Innovative technology tricks and kills brain cancer cells

A group of scientists led by Christopher Chitambara and Kathleen Schmeind in preclinical trials

found that gallium maltolate introducedintravenously, significantly slows down the growth of glioblastoma in the rat brain. Additional tests have shown that oral consumption of this substance in rodents leads to a decrease in the size of the tumor and prolongs the life of rats.

Scientists say that numerous studiesstudies of the relationship between iron and cancer show that high levels of iron in the body lead to increased risk and severe disease. Researchers believe this is due to cancer cells using Fe(III) iron to multiply and spread.

Gallium maltolate - oral formmetallic gallium. This substance is similar to Fe (III) iron. Cancer cells, "entangled" by the similarity of substances, absorb gallium instead of the usual iron, which leads to the cessation of reproduction and death of such cells.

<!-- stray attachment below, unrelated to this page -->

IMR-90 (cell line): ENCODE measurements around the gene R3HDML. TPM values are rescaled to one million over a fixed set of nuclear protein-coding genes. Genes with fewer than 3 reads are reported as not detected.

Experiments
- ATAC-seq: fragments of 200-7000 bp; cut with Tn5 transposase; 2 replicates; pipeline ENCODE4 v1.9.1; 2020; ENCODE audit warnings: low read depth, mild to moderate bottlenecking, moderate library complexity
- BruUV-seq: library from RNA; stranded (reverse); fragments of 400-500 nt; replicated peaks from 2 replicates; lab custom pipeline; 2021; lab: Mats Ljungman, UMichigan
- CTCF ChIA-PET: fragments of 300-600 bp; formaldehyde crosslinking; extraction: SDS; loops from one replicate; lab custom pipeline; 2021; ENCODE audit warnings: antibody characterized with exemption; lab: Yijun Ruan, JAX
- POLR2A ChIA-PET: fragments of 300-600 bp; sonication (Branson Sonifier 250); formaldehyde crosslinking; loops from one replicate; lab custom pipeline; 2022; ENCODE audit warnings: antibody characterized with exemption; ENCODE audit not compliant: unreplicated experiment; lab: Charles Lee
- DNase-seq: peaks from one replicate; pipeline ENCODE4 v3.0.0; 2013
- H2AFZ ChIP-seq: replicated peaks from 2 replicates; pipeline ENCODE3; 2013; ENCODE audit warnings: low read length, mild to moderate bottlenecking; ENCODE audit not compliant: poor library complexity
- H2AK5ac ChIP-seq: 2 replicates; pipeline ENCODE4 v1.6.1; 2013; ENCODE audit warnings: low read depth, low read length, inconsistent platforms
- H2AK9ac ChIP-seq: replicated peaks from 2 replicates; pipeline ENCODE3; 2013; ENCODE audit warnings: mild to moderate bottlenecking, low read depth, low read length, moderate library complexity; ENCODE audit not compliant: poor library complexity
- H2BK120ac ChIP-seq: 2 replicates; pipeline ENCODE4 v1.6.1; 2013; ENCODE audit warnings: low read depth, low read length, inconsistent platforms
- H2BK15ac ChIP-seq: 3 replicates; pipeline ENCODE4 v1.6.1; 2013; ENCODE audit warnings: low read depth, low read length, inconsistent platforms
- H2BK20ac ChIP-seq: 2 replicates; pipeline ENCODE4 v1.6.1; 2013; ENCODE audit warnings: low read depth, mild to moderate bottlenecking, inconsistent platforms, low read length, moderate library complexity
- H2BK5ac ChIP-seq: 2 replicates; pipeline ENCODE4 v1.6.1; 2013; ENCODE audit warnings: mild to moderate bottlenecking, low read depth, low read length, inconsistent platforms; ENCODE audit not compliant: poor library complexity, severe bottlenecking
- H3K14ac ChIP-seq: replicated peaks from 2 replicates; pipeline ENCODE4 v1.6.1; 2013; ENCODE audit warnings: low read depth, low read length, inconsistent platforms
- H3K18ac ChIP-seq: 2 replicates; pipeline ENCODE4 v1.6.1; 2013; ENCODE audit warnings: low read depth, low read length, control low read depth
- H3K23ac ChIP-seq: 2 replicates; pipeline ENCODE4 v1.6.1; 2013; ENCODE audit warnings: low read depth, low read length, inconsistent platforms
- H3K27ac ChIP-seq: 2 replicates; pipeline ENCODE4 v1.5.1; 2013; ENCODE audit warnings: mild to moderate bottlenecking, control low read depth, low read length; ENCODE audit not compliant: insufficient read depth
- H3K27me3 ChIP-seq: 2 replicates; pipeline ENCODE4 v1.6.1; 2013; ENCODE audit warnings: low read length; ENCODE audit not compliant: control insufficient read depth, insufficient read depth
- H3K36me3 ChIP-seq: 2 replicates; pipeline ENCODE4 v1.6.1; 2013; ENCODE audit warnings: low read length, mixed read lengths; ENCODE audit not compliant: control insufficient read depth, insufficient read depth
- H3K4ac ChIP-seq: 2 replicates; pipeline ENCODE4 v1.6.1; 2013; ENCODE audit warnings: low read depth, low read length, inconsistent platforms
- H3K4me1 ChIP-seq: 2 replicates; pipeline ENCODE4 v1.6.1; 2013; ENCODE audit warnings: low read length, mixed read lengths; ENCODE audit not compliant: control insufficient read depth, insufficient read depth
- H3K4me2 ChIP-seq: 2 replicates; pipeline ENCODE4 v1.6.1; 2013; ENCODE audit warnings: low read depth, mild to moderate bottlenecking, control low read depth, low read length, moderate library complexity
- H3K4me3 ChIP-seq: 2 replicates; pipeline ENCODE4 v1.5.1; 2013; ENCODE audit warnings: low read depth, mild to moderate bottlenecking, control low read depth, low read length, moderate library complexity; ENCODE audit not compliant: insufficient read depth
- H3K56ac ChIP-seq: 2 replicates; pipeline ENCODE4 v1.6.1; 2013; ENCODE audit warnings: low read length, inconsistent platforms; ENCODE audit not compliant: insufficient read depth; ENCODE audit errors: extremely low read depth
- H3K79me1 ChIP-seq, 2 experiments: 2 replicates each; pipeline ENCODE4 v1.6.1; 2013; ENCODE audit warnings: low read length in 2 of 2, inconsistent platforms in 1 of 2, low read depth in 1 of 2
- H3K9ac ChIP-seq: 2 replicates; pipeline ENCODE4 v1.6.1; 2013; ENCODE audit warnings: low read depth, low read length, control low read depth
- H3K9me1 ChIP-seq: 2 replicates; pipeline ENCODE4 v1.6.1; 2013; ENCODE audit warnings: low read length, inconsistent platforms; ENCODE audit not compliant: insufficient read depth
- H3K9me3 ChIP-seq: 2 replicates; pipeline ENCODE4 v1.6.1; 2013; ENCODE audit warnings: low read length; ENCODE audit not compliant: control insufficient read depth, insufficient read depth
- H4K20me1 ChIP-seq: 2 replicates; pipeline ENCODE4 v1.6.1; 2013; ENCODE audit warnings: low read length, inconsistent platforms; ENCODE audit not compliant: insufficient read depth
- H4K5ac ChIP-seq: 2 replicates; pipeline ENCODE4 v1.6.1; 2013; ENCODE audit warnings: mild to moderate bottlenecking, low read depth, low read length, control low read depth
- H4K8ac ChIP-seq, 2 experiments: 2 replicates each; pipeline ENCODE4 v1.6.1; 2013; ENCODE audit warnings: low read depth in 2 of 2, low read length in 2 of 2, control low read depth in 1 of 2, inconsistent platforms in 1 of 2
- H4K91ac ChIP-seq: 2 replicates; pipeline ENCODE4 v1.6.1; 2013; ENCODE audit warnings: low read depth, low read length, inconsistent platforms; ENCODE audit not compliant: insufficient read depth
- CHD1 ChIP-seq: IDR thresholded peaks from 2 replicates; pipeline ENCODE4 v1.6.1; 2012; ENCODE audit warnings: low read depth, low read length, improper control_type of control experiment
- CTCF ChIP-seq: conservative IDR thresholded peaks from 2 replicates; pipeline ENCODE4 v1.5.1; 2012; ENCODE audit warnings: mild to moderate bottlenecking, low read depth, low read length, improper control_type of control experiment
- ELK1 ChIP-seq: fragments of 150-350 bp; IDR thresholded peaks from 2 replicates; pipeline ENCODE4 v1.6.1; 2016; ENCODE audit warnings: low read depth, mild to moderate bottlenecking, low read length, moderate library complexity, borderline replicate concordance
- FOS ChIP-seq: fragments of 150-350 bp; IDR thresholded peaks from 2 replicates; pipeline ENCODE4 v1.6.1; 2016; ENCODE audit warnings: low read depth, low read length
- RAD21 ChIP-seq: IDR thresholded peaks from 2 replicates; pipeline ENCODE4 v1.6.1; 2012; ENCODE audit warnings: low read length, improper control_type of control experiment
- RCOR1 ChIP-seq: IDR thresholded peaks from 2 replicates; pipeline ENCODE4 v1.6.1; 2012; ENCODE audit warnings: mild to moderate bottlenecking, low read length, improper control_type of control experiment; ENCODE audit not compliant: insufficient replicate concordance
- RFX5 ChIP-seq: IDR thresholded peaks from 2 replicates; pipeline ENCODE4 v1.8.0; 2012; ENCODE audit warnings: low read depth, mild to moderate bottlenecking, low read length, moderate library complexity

“Evidence in preclinical studiesThe efficacy of gallium maltolate against glioblastoma is extremely interesting. It opens up the possibility of using this substance in the treatment of glioblastoma in patients,” says Christopher Chitambar.

The scientists emphasize that gallium maltolate may also be effective in treating other solid tumors. Researchers are currently recruiting participants for clinical trials of the drug.

MRI with contrast shows a 93% tumor reduction in the rat. Source: The Medical College of Wisconsin, Imaging Biometrics

Glioblastoma is a rare and aggressive form of cancer.brain. It is the most common type of primary brain tumor in adults. As scientists note, despite decades of research, there have been only small successes in prolonging or improving the quality of life of patients with glioblastoma. Treatment options are limited and usually include a combination of surgery, radiation therapy, and chemotherapy.

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